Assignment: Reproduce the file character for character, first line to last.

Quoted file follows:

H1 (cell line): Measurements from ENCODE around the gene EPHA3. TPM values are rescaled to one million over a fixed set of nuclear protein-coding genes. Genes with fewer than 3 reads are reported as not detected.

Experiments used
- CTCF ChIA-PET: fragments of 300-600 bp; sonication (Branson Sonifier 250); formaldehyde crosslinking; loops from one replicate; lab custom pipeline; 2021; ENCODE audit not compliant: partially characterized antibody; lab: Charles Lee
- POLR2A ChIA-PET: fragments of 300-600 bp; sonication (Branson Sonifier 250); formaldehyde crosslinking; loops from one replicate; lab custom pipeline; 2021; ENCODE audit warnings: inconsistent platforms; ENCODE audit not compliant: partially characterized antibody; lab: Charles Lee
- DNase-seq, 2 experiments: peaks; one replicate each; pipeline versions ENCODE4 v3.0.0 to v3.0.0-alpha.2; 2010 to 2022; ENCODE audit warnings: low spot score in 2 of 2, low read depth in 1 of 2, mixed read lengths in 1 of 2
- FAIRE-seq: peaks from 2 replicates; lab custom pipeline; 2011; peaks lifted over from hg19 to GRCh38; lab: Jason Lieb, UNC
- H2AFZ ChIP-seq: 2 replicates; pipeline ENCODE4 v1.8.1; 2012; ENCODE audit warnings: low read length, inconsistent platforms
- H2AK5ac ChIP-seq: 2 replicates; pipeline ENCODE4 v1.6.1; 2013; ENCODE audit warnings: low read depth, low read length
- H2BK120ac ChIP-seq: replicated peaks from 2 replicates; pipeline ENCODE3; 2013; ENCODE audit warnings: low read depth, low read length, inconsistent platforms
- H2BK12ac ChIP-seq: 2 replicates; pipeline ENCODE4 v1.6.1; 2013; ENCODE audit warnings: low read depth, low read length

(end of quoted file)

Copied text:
H1 (cell line): Measurements from ENCODE around the gene EPHA3. TPM values are rescaled to one million over a fixed set of nuclear protein-coding genes. Genes with fewer than 3 reads are reported as not detected.

Experiments used
- CTCF ChIA-PET: fragments of 300-600 bp; sonication (Branson Sonifier 250); formaldehyde crosslinking; loops from one replicate; lab custom pipeline; 2021; ENCODE audit not compliant: partially characterized antibody; lab: Charles Lee
- POLR2A ChIA-PET: fragments of 300-600 bp; sonication (Branson Sonifier 250); formaldehyde crosslinking; loops from one replicate; lab custom pipeline; 2021; ENCODE audit warnings: inconsistent platforms; ENCODE audit not compliant: partially characterized antibody; lab: Charles Lee
- DNase-seq, 2 experiments: peaks; one replicate each; pipeline versions ENCODE4 v3.0.0 to v3.0.0-alpha.2; 2010 to 2022; ENCODE audit warnings: low spot score in 2 of 2, low read depth in 1 of 2, mixed read lengths in 1 of 2
- FAIRE-seq: peaks from 2 replicates; lab custom pipeline; 2011; peaks lifted over from hg19 to GRCh38; lab: Jason Lieb, UNC
- H2AFZ ChIP-seq: 2 replicates; pipeline ENCODE4 v1.8.1; 2012; ENCODE audit warnings: low read length, inconsistent platforms
- H2AK5ac ChIP-seq: 2 replicates; pipeline ENCODE4 v1.6.1; 2013; ENCODE audit warnings: low read depth, low read length
- H2BK120ac ChIP-seq: replicated peaks from 2 replicates; pipeline ENCODE3; 2013; ENCODE audit warnings: low read depth, low read length, inconsistent platforms
- H2BK12ac ChIP-seq: 2 replicates; pipeline ENCODE4 v1.6.1; 2013; ENCODE audit warnings: low read depth, low read length